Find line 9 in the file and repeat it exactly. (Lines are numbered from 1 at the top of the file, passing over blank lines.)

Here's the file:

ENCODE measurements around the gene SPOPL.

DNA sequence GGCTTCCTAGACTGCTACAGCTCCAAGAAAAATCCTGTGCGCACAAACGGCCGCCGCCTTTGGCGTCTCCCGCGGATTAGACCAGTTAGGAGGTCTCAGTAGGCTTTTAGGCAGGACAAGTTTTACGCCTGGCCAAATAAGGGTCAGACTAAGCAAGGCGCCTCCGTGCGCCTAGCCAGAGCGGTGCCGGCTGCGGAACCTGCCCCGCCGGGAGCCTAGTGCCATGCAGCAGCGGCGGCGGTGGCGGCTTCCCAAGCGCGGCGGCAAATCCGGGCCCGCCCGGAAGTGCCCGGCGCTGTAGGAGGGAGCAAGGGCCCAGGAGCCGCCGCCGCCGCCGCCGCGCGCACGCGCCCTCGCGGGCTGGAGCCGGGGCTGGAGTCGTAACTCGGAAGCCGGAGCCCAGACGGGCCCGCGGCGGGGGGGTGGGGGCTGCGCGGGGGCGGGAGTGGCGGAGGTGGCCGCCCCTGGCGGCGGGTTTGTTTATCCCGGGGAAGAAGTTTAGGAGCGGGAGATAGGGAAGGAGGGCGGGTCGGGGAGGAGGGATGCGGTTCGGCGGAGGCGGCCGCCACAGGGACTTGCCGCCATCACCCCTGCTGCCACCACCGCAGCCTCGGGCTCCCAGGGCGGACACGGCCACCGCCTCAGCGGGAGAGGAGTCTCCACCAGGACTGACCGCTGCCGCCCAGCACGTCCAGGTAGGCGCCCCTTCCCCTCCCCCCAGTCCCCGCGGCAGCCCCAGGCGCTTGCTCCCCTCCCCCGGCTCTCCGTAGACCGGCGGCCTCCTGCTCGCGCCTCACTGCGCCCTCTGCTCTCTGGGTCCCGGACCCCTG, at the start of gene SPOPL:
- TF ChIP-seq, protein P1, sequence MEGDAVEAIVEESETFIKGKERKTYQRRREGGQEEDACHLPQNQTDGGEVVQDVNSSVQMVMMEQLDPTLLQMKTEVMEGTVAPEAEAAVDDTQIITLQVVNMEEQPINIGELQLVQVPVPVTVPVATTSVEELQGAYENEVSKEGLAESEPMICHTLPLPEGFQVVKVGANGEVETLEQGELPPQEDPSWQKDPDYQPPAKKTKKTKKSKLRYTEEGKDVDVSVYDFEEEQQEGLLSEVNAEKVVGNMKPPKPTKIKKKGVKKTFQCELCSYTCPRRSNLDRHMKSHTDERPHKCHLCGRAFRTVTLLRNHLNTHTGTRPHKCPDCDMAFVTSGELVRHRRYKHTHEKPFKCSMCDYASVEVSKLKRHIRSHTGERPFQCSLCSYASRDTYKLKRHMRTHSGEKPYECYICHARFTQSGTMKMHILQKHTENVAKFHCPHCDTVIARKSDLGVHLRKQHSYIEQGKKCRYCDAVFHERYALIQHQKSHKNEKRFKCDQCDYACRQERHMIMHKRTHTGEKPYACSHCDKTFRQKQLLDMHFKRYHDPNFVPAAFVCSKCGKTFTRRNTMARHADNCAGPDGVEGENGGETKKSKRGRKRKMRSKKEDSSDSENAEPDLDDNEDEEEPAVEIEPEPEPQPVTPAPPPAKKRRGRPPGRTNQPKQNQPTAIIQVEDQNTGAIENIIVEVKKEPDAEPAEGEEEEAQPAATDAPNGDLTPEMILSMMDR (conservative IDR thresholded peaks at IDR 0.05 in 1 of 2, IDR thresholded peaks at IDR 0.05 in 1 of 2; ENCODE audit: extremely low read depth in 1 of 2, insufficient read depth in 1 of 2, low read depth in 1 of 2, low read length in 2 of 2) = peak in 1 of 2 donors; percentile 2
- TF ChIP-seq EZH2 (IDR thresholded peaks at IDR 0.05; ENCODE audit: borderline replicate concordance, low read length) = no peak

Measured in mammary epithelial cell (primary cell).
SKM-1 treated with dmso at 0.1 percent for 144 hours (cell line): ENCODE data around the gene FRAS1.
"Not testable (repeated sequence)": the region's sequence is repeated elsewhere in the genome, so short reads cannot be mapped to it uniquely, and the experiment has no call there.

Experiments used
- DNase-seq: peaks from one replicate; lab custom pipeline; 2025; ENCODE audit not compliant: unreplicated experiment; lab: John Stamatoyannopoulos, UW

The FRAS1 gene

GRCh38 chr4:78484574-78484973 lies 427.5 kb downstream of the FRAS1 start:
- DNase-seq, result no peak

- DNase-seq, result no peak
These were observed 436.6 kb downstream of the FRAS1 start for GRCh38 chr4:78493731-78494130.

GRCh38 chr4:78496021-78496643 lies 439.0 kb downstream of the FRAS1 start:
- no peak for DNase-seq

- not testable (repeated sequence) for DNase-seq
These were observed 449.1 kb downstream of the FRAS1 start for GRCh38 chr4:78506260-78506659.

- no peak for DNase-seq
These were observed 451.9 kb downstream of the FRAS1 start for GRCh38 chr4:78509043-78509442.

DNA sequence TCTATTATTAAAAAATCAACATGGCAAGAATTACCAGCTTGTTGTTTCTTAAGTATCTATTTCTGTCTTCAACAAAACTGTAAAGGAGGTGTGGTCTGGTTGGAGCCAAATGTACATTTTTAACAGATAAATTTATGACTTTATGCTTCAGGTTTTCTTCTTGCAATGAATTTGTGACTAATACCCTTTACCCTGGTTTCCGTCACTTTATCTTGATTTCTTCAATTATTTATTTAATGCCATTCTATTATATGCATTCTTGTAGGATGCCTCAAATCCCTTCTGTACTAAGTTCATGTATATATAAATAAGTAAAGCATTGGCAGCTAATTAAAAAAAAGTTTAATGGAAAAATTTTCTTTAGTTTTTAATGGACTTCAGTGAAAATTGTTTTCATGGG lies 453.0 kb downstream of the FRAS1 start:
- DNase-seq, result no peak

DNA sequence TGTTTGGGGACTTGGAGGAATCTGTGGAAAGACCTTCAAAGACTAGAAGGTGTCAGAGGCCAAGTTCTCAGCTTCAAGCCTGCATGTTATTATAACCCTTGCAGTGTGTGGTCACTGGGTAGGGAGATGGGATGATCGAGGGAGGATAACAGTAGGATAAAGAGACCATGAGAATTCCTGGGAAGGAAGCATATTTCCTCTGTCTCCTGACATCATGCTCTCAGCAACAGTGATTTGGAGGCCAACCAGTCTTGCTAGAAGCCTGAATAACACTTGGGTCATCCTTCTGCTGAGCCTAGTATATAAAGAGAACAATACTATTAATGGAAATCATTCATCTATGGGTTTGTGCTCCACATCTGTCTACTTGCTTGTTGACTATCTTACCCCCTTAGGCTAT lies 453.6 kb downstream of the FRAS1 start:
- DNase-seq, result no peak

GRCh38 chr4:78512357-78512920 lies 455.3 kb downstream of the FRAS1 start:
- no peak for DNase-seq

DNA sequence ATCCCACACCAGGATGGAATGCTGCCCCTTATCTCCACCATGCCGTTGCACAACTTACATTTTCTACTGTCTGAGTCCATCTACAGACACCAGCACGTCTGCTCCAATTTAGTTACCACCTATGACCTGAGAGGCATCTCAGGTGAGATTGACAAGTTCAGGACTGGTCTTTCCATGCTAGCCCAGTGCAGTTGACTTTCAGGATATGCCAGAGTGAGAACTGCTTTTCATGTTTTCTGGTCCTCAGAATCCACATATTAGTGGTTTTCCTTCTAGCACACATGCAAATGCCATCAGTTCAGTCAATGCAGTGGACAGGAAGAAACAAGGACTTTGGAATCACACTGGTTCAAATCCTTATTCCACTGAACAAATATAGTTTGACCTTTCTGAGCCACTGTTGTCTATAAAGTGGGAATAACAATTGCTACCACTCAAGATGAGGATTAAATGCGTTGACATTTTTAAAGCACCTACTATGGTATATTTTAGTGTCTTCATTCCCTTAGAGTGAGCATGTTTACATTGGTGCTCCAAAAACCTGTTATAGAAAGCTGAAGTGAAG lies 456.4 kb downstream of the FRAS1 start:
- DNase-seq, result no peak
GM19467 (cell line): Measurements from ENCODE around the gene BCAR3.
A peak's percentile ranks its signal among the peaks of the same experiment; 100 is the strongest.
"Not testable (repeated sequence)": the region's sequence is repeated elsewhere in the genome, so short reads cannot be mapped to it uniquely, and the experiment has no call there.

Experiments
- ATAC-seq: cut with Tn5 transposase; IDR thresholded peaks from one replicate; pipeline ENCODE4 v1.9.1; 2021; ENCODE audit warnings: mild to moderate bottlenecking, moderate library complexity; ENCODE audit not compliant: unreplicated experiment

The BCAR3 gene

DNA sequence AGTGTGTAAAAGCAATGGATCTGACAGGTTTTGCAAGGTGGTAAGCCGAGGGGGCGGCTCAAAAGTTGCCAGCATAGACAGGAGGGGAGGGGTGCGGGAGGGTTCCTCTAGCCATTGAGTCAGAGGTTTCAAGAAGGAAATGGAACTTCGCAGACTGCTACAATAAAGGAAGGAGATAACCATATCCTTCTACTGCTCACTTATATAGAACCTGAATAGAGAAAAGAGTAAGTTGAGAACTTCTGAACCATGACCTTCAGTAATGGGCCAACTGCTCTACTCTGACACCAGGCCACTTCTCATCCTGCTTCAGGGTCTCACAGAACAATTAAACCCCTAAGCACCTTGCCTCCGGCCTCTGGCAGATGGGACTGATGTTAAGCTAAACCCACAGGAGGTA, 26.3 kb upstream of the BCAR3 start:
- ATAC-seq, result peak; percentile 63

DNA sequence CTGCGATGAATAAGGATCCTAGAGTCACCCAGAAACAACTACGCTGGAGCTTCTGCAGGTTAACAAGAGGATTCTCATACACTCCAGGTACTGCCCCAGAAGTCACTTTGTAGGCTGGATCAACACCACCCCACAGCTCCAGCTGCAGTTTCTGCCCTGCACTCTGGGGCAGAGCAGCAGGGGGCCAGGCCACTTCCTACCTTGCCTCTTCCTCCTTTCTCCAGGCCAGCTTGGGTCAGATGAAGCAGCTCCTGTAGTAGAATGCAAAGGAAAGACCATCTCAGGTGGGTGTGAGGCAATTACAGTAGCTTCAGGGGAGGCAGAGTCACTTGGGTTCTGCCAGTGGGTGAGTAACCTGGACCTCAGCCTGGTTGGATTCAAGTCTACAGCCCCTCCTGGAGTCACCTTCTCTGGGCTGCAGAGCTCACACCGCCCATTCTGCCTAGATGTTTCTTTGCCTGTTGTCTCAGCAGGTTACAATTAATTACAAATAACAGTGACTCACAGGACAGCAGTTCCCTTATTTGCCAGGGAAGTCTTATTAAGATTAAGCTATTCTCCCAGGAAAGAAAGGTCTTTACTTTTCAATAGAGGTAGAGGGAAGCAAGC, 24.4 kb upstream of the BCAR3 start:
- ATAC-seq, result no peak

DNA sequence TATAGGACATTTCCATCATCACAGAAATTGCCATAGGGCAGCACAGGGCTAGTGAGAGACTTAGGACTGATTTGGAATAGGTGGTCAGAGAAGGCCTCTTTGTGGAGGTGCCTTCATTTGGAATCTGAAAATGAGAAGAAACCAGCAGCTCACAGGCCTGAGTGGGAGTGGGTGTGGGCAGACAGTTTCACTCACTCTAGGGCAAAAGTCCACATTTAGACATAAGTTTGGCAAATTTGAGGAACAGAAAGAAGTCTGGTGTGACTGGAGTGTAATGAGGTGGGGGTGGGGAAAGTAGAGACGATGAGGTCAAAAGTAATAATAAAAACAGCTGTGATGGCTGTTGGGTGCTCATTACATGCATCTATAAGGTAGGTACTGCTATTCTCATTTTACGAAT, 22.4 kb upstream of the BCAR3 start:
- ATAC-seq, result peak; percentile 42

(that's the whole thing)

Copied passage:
- DNase-seq: peaks from one replicate; lab custom pipeline; 2025; ENCODE audit not compliant: unreplicated experiment; lab: John Stamatoyannopoulos, UW